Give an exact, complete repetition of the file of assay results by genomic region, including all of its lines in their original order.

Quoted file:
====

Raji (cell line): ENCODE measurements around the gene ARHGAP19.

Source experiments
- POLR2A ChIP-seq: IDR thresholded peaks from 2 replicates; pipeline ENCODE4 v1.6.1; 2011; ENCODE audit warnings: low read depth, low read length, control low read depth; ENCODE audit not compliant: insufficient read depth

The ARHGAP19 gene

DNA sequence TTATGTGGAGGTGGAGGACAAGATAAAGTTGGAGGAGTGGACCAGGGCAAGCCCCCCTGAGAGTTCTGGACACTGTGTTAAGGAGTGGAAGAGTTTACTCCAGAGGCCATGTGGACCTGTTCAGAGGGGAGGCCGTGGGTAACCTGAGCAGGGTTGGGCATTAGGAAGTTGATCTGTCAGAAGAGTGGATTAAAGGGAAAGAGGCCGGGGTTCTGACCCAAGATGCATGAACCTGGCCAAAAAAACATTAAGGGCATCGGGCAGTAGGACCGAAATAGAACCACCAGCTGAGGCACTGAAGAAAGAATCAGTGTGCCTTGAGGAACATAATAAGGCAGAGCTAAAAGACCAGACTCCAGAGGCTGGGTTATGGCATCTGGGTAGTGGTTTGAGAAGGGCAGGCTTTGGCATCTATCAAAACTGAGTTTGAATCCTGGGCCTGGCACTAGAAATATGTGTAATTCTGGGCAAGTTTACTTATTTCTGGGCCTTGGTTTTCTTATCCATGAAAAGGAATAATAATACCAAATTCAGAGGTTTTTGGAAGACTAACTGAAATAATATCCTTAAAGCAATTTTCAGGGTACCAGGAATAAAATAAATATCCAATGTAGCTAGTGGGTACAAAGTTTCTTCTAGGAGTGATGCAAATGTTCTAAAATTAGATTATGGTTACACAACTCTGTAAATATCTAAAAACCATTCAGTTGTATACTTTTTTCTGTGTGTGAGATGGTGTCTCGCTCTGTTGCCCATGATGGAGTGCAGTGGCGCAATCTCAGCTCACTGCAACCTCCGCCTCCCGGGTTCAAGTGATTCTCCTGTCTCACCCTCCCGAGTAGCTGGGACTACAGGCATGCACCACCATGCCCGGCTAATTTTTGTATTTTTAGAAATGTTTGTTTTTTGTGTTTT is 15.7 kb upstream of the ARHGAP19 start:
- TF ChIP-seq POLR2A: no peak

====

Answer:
Raji (cell line): ENCODE measurements around the gene ARHGAP19.

Source experiments
- POLR2A ChIP-seq: IDR thresholded peaks from 2 replicates; pipeline ENCODE4 v1.6.1; 2011; ENCODE audit warnings: low read depth, low read length, control low read depth; ENCODE audit not compliant: insufficient read depth

The ARHGAP19 gene

DNA sequence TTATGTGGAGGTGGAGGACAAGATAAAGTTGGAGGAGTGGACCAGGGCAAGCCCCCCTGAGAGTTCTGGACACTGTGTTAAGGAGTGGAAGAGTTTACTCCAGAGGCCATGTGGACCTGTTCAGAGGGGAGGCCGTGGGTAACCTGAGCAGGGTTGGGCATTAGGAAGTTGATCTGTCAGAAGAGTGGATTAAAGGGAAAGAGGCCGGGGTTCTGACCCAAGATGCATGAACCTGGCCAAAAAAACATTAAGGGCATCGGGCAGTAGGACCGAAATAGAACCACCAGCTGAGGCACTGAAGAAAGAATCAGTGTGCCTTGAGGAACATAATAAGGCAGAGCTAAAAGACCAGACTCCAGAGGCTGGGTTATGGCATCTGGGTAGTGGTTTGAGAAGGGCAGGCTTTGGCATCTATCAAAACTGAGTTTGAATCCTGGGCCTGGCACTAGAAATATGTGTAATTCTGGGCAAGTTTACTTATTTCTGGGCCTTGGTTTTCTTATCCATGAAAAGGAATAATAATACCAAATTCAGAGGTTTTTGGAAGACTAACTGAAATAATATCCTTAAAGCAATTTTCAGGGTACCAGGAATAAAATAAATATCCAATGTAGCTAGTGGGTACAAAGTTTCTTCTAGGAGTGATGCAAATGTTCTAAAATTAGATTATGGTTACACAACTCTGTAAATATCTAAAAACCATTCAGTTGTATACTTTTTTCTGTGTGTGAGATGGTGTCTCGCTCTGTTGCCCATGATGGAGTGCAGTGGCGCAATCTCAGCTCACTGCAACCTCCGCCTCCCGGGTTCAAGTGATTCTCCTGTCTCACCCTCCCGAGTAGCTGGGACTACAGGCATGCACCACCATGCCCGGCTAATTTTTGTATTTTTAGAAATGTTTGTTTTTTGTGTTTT is 15.7 kb upstream of the ARHGAP19 start:
- TF ChIP-seq POLR2A: no peak